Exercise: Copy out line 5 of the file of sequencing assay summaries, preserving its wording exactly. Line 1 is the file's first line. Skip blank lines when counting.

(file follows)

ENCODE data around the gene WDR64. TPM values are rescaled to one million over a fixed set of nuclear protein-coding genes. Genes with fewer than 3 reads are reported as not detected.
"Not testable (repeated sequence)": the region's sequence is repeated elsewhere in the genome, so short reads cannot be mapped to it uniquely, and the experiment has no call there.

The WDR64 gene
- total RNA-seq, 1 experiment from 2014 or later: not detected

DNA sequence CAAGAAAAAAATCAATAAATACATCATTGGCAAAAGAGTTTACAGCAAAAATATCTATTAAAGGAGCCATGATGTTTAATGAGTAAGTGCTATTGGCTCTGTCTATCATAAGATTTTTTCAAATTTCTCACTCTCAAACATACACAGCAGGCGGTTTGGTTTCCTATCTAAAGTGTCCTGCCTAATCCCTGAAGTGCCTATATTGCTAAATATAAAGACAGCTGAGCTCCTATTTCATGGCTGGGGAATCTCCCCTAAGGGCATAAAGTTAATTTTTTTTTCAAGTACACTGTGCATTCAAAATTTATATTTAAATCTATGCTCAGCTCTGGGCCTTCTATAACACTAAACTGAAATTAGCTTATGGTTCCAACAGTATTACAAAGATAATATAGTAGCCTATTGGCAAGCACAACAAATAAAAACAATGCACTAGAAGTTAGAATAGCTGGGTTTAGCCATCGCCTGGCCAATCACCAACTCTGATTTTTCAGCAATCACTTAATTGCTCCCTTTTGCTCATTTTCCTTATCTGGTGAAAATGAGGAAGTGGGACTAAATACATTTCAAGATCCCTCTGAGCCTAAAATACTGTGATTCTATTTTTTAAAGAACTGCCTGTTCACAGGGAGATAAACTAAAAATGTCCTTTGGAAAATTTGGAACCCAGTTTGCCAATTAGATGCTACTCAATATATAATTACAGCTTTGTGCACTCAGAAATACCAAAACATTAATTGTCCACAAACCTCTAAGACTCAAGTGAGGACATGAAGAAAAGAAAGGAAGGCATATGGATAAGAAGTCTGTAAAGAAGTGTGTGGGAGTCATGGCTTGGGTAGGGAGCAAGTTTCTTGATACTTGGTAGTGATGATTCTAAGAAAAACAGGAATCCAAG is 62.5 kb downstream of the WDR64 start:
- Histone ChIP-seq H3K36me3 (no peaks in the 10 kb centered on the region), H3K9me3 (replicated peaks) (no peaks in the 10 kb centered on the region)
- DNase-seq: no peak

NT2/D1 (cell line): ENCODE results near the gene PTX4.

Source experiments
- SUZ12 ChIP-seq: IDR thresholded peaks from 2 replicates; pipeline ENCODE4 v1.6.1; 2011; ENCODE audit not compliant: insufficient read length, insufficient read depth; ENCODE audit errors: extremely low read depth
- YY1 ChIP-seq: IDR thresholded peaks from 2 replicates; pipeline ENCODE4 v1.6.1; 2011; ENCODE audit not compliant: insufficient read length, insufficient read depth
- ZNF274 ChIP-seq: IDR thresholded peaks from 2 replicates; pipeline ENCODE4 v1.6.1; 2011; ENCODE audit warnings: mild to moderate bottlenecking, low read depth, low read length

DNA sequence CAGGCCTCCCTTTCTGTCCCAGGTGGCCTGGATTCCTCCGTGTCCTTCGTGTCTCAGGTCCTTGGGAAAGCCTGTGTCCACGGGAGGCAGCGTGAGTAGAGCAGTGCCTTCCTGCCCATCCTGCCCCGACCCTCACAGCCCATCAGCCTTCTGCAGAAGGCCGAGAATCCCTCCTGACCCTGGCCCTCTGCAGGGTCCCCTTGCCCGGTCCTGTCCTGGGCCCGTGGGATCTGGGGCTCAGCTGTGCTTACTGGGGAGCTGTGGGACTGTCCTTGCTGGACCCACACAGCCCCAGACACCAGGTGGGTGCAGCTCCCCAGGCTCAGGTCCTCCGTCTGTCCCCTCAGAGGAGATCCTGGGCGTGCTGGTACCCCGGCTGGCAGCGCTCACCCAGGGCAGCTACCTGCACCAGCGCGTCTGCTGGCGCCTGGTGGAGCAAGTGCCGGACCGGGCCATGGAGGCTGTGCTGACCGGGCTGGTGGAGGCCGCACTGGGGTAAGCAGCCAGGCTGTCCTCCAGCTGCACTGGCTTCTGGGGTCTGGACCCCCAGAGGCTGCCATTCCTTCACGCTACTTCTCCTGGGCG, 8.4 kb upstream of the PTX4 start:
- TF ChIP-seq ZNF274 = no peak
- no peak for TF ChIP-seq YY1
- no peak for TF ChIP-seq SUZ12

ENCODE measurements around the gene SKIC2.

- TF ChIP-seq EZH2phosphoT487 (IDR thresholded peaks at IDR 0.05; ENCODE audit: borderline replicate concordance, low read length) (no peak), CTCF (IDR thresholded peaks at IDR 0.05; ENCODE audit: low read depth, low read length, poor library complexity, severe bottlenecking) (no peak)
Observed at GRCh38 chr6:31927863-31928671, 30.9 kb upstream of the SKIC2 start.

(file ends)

DNA sequence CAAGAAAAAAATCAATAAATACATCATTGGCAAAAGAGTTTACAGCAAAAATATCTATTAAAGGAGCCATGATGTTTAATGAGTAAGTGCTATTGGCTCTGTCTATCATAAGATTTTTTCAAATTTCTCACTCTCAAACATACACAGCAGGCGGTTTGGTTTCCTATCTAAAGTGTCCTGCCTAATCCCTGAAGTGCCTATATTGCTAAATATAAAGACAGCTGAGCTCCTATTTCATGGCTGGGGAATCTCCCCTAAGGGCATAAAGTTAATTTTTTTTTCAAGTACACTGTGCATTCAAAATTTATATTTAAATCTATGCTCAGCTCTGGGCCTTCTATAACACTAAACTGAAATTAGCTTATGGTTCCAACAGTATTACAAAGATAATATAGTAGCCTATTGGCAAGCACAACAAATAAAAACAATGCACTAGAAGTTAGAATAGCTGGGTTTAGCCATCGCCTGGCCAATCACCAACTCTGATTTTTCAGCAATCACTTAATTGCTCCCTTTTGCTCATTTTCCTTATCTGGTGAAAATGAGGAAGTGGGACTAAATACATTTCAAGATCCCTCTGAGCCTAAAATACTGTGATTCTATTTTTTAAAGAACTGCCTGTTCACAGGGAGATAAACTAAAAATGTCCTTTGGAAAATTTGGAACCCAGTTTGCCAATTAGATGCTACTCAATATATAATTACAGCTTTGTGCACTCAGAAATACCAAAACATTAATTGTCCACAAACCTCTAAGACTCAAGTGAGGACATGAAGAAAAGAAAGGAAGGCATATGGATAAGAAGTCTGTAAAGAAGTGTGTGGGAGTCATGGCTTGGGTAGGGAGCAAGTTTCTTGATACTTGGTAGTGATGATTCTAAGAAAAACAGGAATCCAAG is 62.5 kb downstream of the WDR64 start: